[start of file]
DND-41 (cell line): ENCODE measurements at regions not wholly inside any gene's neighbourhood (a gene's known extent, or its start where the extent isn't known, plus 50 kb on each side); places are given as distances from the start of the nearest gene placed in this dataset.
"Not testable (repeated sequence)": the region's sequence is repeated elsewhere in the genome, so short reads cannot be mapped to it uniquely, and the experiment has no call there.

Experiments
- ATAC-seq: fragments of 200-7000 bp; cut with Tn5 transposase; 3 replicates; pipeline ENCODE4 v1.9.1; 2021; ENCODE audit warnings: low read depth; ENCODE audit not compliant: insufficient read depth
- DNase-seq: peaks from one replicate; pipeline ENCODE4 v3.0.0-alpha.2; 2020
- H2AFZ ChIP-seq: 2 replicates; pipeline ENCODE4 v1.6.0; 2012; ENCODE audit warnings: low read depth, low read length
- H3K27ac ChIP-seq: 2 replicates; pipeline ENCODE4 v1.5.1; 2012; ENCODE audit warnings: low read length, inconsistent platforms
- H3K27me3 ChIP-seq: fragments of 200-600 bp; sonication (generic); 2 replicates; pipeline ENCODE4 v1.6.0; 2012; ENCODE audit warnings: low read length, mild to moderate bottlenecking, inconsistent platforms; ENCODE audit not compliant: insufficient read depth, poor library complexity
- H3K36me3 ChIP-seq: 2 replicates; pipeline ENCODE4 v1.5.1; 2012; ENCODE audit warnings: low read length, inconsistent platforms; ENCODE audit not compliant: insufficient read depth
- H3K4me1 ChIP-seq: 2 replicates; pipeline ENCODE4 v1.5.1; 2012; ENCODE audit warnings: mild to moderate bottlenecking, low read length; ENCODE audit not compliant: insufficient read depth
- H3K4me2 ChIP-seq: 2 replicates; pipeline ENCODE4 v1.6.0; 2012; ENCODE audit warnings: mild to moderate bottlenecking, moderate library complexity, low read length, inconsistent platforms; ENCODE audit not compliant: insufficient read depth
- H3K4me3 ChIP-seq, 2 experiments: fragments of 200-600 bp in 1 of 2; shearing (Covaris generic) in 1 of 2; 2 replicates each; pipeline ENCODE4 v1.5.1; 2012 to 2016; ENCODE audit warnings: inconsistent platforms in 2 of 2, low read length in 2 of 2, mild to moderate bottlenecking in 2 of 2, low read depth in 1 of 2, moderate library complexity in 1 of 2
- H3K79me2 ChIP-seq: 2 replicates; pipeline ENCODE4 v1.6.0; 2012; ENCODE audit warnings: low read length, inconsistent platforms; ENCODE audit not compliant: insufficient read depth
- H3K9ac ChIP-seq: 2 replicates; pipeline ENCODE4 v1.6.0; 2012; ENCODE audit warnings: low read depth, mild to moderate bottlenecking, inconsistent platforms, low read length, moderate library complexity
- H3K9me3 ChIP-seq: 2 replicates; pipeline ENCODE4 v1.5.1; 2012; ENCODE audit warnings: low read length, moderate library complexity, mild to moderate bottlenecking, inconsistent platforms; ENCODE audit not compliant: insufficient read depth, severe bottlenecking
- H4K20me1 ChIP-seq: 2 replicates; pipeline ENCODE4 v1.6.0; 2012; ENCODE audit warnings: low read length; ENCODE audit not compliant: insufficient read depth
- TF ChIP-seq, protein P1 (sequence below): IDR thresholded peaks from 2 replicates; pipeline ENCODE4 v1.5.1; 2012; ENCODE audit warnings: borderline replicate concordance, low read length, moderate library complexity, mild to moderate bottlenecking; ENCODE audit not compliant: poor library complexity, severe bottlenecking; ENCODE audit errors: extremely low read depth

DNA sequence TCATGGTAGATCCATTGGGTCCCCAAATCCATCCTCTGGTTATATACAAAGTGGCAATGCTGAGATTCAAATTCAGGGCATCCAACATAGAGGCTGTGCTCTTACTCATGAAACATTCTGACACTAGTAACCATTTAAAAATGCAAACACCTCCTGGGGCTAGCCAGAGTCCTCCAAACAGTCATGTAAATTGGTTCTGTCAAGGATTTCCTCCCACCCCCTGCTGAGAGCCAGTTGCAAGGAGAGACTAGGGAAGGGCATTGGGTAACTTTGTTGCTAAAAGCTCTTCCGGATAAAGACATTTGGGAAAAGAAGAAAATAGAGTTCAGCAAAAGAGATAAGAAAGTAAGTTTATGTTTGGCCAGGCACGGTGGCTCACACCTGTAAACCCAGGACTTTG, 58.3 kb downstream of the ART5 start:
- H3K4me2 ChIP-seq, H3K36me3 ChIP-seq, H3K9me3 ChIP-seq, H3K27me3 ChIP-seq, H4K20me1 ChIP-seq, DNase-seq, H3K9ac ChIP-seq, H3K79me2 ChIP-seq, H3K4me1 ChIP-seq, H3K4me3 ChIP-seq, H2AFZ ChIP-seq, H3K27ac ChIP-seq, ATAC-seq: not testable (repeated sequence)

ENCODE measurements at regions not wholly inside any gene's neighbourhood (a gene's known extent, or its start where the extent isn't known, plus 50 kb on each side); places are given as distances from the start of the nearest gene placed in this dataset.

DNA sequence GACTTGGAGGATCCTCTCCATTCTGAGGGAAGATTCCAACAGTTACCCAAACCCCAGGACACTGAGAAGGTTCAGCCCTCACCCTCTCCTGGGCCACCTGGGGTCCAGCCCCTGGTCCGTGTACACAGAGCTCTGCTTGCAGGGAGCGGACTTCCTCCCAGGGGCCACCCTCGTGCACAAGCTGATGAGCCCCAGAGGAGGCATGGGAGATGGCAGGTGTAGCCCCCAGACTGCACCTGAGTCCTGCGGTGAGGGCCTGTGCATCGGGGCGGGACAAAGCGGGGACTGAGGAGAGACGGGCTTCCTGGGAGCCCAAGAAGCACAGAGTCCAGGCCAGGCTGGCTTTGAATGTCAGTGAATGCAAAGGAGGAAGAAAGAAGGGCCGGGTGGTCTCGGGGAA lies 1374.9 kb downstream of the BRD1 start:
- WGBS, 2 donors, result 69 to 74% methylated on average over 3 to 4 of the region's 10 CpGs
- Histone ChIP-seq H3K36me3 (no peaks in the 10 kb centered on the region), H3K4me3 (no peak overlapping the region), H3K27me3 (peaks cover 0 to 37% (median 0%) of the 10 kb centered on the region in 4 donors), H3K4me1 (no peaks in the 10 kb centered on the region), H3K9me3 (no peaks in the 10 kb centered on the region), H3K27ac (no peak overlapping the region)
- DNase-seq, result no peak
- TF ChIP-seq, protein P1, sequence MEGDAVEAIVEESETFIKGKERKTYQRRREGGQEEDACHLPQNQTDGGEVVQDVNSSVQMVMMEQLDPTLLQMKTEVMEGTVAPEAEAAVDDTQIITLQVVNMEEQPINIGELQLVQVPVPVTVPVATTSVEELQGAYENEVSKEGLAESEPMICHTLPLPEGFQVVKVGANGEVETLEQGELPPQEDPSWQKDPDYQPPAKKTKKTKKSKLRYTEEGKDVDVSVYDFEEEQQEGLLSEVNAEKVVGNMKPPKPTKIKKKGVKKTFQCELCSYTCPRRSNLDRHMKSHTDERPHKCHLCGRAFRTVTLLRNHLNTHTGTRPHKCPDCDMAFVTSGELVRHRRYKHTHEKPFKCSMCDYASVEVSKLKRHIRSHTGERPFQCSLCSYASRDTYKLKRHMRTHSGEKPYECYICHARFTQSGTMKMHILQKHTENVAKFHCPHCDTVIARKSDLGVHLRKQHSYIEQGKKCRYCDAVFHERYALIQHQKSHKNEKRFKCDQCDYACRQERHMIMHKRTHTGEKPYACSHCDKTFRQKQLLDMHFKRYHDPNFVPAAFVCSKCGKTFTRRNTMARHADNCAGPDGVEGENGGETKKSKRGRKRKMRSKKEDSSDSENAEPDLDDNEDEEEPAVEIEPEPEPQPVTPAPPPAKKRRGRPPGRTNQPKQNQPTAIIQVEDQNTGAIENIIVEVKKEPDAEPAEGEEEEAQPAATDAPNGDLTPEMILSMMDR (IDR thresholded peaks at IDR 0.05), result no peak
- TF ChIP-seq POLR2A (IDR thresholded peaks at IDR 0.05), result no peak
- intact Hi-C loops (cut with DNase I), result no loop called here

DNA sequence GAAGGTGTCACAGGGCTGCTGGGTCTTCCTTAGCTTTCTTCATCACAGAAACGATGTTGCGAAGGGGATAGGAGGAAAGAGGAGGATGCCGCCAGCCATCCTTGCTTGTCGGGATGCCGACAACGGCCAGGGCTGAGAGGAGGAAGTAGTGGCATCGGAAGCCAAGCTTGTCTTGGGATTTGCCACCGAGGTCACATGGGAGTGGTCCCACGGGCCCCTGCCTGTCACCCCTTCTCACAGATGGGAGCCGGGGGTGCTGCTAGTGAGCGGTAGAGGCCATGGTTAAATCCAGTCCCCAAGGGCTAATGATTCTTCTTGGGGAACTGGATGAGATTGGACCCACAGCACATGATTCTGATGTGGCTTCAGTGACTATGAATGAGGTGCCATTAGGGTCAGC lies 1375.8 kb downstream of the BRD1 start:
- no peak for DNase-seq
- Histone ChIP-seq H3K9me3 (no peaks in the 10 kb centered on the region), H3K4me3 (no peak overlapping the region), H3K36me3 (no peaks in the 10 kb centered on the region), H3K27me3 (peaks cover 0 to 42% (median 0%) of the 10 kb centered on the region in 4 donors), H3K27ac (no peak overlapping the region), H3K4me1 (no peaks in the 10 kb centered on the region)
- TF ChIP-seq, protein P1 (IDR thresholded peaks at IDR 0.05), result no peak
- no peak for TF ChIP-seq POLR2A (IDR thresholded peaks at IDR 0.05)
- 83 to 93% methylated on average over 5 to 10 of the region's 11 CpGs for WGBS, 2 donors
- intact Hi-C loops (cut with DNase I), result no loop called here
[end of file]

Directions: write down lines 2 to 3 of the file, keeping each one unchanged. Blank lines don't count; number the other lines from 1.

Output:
"Not testable (repeated sequence)": the region's sequence is repeated elsewhere in the genome, so short reads cannot be mapped to it uniquely, and the experiment has no call there.

Experiments